This fall has been a rough time for stocks, with the S&P/TSX Composite Index down about 7.5% since September 1. But don’t tell that to Canada Goose Holdings (TSX:GOOS)(NYSE:GOOS) shareholders, as they’ve seen their holdings rise 22% in the same period.
Canada Goose’s bullish fall is part of a longer term trend that has seen the trendy coat maker’s shares rise 128% year-to-date. That’s a spicy gain, but with earnings growing at about 34% year-over-year, the top may still be a ways off. To understand why Canada Goose is on an unstoppable upward trajectory, we need to look at its growth.
Canada Goose has excellent growth figures, with revenue up 33% and net income up 36% in Q2. And that growth was achieved in the late-summer season, which is hardly peak selling time for winter coats.
This winter, when well-heeled shoppers go looking for fashionable coats, Canada Goose will be their most obvious choice, so I’m fully expecting the company’s Q3 earnings growth to be even better. Management seems to agree, as they’ve set their adjusted net income per share target at 40%.
Beyond its phenomenal growth, Canada Goose also has excellent financial metrics. In the trailing 12-month period, it had a 15% profit margin and a scorching hot 45% return on equity (ROE). For any value investors in the room, ROE is one of Warren Buffett’s favourite metrics, so this might be one to pay attention to.
Unbeatable brand recognition
To move away from numbers for a minute, I’d like to draw your attention to the reason why Canada Goose is doing so well.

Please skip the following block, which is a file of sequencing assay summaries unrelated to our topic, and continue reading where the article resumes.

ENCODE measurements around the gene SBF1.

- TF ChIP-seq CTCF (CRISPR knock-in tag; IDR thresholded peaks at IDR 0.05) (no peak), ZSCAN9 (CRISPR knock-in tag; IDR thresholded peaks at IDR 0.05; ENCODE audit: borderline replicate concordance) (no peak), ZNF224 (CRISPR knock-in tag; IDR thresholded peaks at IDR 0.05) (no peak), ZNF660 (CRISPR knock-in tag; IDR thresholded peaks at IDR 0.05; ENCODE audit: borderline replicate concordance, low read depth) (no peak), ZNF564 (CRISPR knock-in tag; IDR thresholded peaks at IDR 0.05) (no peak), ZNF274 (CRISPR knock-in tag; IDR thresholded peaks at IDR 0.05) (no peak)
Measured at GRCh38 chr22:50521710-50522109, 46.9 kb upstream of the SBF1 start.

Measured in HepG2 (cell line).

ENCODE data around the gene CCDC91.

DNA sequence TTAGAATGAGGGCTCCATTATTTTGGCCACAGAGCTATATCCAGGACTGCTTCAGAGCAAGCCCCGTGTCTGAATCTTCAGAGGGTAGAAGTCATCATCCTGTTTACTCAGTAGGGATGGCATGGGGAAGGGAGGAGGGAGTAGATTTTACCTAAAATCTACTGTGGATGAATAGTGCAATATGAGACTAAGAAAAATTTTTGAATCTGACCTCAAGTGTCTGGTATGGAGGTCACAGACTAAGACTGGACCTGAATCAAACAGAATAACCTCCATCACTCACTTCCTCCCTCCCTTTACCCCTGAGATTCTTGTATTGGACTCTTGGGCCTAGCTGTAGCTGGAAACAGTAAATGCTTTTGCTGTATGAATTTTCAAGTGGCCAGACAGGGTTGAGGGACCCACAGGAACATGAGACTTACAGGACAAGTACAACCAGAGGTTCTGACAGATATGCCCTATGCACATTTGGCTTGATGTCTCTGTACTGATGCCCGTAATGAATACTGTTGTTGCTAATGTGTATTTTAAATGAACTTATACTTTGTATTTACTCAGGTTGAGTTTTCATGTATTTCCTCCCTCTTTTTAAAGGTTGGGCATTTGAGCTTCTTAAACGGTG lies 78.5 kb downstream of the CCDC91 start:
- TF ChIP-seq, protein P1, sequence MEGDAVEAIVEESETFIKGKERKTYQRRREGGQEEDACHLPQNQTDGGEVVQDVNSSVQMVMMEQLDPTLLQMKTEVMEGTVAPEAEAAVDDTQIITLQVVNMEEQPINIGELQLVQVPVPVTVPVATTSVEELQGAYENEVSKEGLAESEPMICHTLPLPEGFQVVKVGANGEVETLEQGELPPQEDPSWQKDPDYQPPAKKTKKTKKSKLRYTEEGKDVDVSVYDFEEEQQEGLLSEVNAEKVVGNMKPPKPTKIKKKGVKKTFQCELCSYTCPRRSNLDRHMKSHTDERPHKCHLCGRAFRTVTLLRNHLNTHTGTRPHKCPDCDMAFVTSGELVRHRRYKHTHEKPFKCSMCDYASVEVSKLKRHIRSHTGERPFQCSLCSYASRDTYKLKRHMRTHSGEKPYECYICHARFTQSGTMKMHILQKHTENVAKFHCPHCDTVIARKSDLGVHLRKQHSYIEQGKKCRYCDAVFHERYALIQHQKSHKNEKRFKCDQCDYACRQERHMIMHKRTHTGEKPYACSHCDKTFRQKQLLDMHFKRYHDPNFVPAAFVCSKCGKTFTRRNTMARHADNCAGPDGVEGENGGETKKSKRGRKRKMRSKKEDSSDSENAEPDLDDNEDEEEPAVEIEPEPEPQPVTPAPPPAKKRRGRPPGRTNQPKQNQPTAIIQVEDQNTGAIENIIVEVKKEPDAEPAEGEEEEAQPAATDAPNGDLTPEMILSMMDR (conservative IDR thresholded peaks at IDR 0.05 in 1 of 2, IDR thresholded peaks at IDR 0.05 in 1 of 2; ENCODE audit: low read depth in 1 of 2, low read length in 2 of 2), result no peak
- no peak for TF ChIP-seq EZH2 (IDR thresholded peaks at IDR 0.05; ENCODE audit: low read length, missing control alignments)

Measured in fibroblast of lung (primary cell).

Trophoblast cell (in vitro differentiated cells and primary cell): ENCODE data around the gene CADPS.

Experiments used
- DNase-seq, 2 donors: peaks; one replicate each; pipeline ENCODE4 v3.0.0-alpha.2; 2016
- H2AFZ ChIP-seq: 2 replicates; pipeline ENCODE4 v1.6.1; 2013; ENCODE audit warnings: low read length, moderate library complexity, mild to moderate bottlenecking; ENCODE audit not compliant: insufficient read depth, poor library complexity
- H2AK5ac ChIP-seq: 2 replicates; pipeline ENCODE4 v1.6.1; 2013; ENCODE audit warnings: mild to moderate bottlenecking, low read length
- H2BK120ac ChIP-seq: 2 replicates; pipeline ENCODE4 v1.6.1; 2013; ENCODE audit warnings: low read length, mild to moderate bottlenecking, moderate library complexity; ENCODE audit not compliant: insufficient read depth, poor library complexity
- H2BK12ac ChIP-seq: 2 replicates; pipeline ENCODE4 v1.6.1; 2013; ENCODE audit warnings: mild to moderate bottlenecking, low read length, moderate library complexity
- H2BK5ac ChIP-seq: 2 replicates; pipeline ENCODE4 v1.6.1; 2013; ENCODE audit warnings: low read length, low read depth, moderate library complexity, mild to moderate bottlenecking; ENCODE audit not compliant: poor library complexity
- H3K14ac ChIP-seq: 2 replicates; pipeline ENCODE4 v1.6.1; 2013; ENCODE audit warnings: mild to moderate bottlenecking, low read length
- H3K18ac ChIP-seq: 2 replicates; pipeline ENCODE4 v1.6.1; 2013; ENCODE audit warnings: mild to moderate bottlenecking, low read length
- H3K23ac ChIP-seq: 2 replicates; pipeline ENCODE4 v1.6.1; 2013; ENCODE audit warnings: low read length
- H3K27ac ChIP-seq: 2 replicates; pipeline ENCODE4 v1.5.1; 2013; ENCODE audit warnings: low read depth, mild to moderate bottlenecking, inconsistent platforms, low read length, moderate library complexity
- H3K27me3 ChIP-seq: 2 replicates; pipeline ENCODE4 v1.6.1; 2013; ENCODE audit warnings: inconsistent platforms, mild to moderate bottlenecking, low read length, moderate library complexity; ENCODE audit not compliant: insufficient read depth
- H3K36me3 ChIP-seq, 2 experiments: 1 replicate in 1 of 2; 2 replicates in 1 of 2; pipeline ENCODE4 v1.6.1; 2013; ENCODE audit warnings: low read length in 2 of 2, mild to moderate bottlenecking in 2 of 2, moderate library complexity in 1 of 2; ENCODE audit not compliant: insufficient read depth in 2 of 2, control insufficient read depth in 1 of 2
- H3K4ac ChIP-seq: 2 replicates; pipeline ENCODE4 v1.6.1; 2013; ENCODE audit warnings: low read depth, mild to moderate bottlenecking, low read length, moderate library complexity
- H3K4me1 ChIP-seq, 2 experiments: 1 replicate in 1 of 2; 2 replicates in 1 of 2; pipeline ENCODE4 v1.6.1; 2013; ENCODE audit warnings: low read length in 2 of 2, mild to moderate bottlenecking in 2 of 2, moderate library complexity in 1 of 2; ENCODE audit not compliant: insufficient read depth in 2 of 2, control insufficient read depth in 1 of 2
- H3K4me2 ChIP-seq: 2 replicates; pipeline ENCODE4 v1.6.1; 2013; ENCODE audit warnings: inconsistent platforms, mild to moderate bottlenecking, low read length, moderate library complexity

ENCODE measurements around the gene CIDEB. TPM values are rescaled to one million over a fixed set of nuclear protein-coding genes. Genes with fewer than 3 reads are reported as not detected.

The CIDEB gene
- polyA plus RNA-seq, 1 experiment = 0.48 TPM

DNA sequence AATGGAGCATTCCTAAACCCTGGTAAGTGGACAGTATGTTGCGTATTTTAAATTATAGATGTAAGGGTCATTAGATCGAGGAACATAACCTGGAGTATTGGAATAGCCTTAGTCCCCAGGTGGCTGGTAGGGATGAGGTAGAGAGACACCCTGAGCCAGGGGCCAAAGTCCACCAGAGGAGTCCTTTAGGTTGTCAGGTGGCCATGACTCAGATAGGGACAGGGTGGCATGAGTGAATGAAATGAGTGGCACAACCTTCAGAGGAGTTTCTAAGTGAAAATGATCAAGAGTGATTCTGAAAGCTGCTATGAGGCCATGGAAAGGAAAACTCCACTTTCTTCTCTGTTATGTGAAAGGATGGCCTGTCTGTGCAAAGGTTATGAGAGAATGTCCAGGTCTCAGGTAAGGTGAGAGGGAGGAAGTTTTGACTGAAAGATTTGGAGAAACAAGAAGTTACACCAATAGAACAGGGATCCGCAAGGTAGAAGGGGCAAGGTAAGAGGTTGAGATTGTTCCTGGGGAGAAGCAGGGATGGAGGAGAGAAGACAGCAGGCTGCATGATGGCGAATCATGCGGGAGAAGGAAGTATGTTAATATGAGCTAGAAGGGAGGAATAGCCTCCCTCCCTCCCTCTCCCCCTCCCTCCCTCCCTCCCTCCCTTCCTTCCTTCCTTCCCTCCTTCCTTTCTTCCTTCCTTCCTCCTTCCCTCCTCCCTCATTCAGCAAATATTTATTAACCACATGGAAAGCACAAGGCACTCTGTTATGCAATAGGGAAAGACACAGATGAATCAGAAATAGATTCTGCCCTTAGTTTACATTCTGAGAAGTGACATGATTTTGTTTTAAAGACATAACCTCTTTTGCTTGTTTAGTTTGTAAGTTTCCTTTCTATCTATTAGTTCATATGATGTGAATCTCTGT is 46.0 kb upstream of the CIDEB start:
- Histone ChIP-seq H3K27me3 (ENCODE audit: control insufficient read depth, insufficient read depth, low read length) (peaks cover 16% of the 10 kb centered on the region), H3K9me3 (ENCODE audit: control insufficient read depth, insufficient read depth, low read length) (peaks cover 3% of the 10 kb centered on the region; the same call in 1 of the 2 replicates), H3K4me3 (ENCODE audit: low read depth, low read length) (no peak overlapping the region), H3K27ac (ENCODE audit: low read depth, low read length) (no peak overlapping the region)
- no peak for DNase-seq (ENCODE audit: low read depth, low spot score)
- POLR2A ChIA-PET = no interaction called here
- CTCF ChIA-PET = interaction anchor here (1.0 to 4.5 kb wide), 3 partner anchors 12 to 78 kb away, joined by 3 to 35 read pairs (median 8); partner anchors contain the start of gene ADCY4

Simply put, this is a company with stellar brand recognition driven by its perception as a status symbol. Canada Goose coats are known for their high price tag. They cost about $750 CAD on the extreme low end, and it’s more like $1000 for a coat that actually has the distinctive Canada Goose look (dark and long with a real fur hood).
These qualities have made Canada Goose controversial: the company has attracted criticism from animal rights activists, and the coats have actually been banned in a British school district for perpetuating class divisions.
But those same qualities have also make the brand popular. Because the coat is so often mentioned alongside wealth, it becomes an obvious status symbol (a “Veblen good”) that people will pay for not despite, but because of the high price. That generates excellent word-of-mouth marketing whatever the reason.
After an article full of glowing praise for Canada Goose, I should mention one negative point: the stock is pretty expensive at current levels. It has a P/E ratio of about 96, which is fairly high, and a price-to-book ratio of 34, which is stratospheric.
However, these numbers don’t concern me all that much. First, Canada Goose is growing earnings very fast, so the P/E ratio is expected to be high. Second, I don’t think that price-to-book is the most important metric for a stock like this, as it doesn’t rely heavily on tangible assets to generate income.
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Fool contributor Andrew Button has no position in any of the stocks mentioned.